Research Papers

Particle Migration by Optical Scattering Force in Microfluidic System With Light-Absorbing Liquid

[+] Author and Article Information
Masahiro Motosuke1

Jun Shimakawa, Dai Akutsu, Shinji Honami

 Department of Mechanical Engineering, Tokyo University of Science, 1-14-6, Kudankita, Chiyoda-ku, Tokyo, Japan


Corresponding author.

J. Heat Transfer 134(5), 051025 (Apr 13, 2012) (6 pages) doi:10.1115/1.4005714 History: Received September 20, 2010; Revised September 02, 2011; Published April 13, 2012; Online April 13, 2012

Optical force offers a promise of being applied as a noninvasive manipulation tool for microscopic objects without physical contact. Particle control in a microfluidic system is achieved by optics showing advantages over electric or the other methods. With optics, the fluid need not to be contamination free and there is no need for electrode fabrication. Particles can experience different forces depending on the optical configuration. The scattering force is predominant under parallel or gently focused irradiation, while the gradient force is predominant in tightly focused irradiation. This paper reports the experimental and theoretical investigations of the potential of optical scattering force for particle control technique in a microfluidic system with a light-absorbing liquid. The light-absorption of the incident laser beam in the liquid causes a temperature rise and induces the corresponding property changes of liquid and particles. The experiments were presented for particle migration using the scattering force exerted by a compact diode laser with a wavelength of 635 nm. The absorption of the light in the liquid was controlled by the concentration of dye substance added in a buffer solution. The velocities of polystyrene particles with a diameter of 1.9 μm and the temperature distributions of the liquid under laser irradiation were measured by tracking their movement and by temperature-sensitive fluorophore, respectively. When there is no light absorption in the liquid, the migration velocity of particles under the laser beam is linearly increased with the increase of the laser power, in agreement with the calculations based on ray optics theory. In the case of light-absorbing liquid, the migration speed of particles experiencing the optical force indicates a nonlinear increase as the laser power increases. This enhancement mainly attributes to the temperature-sensitive change of liquid viscosity resulting in a reduction of viscous drag for migrating particles. An appropriate arrangement of light absorption leads to an enhancement in the photophoretic velocity of particles, and eventual performance promotion of particle separation and/or sorting using the optical force.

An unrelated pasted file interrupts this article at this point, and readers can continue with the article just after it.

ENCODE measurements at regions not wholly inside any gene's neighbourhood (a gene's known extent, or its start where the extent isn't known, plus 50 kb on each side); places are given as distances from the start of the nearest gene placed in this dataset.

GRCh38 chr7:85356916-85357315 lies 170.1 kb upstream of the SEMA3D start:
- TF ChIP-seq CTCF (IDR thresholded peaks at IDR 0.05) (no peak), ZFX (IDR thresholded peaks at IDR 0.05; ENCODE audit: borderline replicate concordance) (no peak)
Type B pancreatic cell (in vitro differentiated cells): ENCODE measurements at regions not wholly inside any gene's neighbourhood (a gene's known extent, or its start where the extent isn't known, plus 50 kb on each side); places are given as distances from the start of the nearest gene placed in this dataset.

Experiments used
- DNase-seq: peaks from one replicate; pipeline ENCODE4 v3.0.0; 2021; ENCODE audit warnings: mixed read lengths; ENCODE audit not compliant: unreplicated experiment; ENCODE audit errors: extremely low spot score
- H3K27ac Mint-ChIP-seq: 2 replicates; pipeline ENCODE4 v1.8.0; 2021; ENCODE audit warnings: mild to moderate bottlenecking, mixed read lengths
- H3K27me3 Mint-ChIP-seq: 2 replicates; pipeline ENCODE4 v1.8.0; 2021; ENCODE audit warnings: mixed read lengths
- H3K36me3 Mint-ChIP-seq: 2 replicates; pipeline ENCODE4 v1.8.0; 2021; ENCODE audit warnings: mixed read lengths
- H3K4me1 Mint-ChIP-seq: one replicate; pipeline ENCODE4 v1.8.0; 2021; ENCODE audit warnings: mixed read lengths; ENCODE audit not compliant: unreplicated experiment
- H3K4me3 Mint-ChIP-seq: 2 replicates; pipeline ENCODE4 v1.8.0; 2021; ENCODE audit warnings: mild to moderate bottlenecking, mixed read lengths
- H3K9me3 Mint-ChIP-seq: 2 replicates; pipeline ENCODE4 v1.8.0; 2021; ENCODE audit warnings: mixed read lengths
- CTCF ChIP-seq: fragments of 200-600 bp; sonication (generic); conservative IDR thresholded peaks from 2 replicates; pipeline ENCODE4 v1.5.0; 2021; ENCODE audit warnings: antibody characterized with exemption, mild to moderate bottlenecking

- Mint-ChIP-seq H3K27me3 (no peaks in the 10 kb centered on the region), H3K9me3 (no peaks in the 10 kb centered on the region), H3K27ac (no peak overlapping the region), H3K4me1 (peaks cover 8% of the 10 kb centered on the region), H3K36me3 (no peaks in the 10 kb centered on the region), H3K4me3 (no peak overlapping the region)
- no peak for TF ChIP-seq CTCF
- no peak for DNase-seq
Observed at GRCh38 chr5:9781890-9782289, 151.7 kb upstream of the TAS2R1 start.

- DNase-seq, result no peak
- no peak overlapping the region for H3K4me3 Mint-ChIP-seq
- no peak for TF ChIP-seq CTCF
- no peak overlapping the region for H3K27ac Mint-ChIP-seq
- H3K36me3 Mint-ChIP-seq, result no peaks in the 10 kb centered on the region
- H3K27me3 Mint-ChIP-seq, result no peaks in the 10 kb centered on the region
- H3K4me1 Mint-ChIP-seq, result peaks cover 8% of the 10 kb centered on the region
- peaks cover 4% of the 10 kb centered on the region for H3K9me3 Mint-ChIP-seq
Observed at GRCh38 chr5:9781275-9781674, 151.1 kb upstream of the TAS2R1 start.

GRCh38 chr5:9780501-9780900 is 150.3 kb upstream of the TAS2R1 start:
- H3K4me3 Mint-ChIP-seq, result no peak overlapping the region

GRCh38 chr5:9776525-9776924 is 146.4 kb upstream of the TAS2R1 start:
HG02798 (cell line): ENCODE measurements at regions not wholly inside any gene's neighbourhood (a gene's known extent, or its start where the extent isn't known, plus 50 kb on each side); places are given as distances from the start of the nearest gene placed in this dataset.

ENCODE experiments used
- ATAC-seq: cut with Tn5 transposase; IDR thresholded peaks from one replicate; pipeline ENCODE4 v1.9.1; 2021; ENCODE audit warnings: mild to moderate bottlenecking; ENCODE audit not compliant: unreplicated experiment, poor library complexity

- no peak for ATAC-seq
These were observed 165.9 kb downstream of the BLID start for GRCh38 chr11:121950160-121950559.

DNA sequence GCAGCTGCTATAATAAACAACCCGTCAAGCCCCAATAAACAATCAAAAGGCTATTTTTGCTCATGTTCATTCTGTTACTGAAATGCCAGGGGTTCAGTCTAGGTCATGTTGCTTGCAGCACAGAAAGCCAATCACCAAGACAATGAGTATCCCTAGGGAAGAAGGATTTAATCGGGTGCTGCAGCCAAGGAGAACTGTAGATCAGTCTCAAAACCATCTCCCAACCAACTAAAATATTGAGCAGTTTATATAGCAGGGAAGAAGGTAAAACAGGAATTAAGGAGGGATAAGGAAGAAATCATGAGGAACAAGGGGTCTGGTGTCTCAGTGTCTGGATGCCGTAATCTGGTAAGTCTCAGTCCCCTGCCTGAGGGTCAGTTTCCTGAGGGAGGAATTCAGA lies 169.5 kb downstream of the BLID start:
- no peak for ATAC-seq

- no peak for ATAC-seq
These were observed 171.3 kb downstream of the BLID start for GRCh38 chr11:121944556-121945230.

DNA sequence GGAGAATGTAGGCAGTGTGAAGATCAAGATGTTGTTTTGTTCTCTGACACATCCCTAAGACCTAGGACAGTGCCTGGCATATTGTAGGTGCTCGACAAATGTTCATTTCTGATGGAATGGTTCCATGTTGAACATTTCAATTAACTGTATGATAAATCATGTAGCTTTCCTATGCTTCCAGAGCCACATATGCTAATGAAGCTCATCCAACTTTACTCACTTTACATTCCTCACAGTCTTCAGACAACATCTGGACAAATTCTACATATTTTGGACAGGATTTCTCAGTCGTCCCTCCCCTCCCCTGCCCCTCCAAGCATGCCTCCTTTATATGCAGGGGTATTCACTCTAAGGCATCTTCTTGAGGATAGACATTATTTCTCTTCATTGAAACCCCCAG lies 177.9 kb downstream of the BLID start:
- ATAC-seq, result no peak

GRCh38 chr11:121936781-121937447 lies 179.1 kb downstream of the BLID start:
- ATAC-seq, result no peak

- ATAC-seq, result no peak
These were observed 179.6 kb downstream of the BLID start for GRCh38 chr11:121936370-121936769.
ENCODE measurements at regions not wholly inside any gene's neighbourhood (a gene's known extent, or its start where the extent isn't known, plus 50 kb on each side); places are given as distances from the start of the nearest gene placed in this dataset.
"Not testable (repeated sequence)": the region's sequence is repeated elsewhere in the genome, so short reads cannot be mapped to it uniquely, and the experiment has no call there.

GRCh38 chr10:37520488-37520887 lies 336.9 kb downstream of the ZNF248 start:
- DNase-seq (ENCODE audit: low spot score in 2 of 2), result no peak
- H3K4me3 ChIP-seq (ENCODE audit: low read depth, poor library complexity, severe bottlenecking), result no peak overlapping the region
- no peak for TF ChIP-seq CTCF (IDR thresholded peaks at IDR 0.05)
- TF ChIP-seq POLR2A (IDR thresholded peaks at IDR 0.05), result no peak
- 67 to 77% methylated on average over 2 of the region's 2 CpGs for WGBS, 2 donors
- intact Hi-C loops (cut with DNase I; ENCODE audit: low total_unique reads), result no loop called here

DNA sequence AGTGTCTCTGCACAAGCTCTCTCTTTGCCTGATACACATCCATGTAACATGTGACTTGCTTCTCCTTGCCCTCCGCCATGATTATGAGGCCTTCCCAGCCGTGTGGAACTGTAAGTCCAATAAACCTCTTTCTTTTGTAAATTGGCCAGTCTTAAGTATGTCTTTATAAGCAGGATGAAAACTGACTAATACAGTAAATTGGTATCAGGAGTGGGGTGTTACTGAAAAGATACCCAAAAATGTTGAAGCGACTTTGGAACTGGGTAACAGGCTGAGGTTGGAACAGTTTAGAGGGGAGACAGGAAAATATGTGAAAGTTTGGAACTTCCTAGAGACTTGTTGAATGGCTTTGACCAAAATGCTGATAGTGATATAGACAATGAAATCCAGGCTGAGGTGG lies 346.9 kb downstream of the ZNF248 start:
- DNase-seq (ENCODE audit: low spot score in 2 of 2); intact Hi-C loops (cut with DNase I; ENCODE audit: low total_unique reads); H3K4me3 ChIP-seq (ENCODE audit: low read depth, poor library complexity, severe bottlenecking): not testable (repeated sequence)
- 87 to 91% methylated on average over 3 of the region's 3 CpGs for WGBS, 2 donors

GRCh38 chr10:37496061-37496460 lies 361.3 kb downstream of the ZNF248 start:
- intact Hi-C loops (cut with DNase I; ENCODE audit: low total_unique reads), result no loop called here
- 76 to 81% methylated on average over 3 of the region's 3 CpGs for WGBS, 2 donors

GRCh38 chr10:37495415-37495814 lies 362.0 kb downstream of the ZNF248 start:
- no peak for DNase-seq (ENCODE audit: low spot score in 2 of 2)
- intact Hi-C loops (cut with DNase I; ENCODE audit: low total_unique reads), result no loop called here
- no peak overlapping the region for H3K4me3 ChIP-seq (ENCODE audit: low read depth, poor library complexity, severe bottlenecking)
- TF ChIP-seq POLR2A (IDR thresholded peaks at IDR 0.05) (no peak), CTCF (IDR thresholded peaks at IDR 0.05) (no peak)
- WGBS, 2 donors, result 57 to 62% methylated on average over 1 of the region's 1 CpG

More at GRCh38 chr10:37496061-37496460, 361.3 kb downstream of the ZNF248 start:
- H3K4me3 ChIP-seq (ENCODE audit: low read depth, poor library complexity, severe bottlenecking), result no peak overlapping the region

Copyright © 2012 by American Society of Mechanical Engineers
Your Session has timed out. Please sign back in to continue.



Grahic Jump Location
Figure 9

Enhancement of particle velocity by the optical scattering force in light-absorbing liquid. The no absorption case is also shown for comparison. This nonlinear increase in migration velocity agrees well with the calculation taking the temperature-sensitive viscosity reduction into account (dotted line).